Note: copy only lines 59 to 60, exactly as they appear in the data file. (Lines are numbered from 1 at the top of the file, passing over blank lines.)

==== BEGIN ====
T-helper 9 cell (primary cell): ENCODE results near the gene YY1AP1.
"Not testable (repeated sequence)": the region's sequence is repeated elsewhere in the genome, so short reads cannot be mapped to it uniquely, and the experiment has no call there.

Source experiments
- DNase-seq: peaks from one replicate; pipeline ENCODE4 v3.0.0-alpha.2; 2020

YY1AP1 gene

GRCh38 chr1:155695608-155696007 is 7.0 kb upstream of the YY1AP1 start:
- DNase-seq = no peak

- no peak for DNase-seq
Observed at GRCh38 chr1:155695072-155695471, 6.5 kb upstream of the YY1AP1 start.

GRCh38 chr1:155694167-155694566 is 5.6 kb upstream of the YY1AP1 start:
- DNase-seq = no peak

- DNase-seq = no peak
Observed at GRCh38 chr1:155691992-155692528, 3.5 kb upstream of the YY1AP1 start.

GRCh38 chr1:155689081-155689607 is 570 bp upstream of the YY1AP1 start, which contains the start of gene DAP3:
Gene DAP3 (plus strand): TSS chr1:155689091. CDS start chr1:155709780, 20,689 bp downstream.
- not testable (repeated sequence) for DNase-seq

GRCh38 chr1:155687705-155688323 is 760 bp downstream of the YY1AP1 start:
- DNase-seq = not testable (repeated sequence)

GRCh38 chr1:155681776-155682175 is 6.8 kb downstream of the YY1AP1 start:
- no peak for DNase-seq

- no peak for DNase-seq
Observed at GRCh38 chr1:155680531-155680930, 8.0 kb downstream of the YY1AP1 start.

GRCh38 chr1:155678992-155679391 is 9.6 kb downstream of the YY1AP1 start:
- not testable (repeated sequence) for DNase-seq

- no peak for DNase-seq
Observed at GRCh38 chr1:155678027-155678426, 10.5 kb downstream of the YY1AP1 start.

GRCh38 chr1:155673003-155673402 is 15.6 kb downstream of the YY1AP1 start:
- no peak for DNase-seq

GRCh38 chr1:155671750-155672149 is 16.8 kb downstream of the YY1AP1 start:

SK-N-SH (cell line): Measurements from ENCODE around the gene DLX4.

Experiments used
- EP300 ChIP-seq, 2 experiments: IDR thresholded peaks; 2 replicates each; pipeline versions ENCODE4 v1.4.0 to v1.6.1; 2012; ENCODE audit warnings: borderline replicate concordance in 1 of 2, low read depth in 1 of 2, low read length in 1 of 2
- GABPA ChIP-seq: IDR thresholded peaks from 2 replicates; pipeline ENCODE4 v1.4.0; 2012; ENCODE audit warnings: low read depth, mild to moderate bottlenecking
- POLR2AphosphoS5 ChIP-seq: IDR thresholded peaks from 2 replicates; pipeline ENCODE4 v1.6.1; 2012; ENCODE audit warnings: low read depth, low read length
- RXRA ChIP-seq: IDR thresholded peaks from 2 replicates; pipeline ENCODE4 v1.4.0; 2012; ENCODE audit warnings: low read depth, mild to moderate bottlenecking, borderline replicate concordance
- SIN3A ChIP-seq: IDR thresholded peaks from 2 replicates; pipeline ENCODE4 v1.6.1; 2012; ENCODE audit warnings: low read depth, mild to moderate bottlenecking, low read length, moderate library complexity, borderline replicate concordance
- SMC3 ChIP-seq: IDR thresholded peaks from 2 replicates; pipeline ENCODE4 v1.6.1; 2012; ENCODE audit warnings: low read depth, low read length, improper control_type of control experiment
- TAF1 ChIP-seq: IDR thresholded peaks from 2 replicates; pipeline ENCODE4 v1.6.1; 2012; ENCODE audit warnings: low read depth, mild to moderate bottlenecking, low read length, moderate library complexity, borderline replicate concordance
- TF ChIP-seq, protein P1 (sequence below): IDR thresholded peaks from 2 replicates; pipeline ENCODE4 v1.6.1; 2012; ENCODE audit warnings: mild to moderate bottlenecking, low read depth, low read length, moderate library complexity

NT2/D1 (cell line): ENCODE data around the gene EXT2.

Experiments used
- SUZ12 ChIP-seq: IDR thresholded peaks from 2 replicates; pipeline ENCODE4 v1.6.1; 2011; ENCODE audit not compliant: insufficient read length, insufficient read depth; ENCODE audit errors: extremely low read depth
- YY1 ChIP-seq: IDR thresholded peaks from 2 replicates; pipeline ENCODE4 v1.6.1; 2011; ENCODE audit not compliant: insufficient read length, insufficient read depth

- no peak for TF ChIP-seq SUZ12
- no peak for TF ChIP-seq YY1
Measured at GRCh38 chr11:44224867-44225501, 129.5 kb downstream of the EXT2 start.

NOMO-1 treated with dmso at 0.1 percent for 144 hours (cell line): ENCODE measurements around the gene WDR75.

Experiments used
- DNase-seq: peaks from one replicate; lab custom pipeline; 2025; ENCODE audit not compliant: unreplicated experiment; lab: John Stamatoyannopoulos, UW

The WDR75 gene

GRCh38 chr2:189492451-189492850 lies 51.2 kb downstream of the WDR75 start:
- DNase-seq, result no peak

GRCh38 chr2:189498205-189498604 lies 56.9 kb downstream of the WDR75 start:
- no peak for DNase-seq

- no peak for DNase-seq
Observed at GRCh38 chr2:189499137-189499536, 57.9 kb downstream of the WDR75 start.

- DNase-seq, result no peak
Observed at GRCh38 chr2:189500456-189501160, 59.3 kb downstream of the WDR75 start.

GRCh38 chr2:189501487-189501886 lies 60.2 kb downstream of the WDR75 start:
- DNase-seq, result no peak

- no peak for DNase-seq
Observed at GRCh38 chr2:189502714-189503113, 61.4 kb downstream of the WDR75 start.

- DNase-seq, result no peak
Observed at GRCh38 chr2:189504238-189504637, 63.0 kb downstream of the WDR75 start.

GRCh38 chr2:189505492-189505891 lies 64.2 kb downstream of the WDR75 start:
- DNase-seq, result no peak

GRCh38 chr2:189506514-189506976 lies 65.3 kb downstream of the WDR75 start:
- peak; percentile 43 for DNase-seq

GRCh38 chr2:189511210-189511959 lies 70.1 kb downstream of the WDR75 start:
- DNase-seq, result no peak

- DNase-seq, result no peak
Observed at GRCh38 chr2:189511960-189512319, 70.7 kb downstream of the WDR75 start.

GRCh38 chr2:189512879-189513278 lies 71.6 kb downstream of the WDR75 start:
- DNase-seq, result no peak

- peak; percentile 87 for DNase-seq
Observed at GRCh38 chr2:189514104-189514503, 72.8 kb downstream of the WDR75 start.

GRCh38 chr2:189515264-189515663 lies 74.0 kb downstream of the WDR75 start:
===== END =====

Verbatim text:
GRCh38 chr2:189501487-189501886 lies 60.2 kb downstream of the WDR75 start:
- DNase-seq, result no peak